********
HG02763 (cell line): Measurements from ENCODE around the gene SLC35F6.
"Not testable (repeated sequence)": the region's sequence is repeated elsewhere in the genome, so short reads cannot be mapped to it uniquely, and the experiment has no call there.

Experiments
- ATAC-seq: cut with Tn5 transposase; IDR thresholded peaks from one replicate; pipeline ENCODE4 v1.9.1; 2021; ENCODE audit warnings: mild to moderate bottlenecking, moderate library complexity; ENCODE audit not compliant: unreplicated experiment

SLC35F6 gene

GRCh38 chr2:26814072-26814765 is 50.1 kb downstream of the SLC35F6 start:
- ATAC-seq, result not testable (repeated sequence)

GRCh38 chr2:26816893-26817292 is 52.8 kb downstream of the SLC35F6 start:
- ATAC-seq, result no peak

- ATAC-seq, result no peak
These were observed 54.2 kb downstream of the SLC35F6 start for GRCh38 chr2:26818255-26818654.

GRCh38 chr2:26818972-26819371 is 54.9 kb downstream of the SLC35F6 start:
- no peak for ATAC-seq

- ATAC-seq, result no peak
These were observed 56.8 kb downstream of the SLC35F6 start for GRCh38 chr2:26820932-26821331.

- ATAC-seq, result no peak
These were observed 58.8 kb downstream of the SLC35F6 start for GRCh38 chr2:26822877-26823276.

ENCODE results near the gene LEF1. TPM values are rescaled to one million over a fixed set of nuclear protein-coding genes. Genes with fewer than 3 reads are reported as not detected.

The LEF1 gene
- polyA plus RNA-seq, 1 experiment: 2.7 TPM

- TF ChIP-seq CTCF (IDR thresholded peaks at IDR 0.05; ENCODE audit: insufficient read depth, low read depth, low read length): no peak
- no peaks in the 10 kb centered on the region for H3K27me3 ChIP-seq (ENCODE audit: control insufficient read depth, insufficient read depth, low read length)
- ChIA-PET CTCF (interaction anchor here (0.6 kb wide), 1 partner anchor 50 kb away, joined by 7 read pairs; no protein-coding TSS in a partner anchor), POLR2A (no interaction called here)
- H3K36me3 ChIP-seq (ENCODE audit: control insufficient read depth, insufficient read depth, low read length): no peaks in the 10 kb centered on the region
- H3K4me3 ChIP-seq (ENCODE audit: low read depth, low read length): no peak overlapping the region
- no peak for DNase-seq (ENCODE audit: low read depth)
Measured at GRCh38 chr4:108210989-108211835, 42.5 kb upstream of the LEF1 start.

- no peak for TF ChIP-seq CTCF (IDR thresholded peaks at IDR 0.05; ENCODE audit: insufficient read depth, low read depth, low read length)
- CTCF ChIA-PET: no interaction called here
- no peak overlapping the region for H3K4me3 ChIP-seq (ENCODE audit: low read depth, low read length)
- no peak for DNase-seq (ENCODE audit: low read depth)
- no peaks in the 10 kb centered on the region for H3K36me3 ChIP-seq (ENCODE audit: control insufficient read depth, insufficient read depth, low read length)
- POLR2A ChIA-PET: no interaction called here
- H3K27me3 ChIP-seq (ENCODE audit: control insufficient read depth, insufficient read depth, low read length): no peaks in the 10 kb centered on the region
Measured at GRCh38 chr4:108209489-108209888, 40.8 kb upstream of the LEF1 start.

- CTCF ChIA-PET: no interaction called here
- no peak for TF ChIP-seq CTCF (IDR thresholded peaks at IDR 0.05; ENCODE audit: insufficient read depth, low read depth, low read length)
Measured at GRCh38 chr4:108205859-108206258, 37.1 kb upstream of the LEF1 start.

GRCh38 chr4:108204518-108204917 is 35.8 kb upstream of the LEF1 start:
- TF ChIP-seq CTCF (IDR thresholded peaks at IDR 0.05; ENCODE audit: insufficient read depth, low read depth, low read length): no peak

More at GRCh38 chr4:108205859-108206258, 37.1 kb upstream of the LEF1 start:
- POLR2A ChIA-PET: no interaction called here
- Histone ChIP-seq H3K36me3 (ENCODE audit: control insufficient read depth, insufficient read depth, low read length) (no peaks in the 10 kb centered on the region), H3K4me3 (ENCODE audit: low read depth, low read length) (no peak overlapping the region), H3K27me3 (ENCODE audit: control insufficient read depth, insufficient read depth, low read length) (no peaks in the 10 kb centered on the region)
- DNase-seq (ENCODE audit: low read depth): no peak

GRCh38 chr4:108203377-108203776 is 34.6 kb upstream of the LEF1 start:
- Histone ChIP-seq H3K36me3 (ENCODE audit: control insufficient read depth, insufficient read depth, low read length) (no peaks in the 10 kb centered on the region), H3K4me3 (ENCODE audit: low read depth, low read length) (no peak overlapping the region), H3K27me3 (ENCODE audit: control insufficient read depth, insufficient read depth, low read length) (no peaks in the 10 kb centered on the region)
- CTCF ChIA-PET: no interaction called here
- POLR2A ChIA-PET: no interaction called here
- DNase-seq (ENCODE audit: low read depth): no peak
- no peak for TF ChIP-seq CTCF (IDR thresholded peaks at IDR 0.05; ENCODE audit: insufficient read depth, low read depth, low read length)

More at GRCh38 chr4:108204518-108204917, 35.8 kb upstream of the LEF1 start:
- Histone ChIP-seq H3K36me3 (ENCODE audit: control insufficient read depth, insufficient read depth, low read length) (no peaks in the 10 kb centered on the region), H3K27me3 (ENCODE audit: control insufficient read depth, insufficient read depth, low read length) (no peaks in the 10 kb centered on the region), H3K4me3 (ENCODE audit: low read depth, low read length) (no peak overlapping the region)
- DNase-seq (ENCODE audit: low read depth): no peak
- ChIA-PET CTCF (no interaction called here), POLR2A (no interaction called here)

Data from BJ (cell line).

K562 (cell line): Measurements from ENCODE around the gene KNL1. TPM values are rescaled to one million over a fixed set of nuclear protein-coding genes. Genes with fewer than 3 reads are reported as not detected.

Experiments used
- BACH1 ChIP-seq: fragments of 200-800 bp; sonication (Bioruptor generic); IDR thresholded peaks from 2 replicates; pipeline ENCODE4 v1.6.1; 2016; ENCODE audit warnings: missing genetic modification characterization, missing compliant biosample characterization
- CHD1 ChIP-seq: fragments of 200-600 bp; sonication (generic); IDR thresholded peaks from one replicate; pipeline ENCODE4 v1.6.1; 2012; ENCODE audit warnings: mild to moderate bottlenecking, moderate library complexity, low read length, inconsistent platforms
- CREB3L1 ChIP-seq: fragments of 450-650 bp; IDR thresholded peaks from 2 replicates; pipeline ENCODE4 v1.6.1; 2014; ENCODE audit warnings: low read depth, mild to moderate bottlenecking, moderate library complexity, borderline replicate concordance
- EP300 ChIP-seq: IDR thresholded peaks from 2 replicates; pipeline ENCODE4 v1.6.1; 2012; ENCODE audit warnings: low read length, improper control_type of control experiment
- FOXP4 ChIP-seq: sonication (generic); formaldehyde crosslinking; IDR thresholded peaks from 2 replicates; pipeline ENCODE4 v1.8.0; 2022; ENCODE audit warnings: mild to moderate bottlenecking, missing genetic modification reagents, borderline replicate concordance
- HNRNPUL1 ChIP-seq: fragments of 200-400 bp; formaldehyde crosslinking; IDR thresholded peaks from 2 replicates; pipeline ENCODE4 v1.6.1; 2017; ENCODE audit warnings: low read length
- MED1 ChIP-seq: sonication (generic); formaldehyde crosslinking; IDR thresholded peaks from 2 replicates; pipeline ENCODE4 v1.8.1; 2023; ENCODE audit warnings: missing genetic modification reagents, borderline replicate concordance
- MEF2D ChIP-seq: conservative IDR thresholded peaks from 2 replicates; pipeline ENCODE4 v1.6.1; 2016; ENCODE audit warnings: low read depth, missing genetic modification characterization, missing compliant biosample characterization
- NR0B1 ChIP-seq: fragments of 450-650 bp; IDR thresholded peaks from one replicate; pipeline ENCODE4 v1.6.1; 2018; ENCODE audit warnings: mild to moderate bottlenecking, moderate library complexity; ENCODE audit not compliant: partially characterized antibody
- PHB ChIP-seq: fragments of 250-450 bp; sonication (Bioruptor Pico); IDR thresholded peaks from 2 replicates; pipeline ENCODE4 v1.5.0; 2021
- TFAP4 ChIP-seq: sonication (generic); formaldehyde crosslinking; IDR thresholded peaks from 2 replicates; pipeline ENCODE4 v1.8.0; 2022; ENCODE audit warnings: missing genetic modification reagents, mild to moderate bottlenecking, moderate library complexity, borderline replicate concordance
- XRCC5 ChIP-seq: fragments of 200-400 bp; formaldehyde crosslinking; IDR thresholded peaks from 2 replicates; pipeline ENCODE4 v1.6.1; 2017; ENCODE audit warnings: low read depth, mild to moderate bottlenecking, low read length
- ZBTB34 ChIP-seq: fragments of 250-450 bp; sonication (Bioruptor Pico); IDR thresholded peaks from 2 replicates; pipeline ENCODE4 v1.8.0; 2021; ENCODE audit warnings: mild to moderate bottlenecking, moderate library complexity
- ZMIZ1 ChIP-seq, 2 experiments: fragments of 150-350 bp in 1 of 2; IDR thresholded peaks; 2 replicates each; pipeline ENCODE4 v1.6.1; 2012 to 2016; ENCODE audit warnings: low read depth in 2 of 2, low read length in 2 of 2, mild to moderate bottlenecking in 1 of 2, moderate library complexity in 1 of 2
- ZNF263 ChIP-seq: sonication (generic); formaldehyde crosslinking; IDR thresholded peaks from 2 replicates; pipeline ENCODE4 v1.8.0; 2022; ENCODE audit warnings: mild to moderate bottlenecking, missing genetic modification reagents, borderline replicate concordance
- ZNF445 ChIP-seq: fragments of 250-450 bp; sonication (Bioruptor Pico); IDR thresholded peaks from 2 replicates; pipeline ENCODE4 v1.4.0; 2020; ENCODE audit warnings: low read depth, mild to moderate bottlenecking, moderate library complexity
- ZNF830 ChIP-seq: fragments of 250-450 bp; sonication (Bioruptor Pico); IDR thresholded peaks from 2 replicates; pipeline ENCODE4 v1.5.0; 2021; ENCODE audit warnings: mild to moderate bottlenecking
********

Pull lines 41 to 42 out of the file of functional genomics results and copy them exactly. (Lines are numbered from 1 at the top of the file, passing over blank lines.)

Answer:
More at GRCh38 chr4:108205859-108206258, 37.1 kb upstream of the LEF1 start:
- POLR2A ChIA-PET: no interaction called here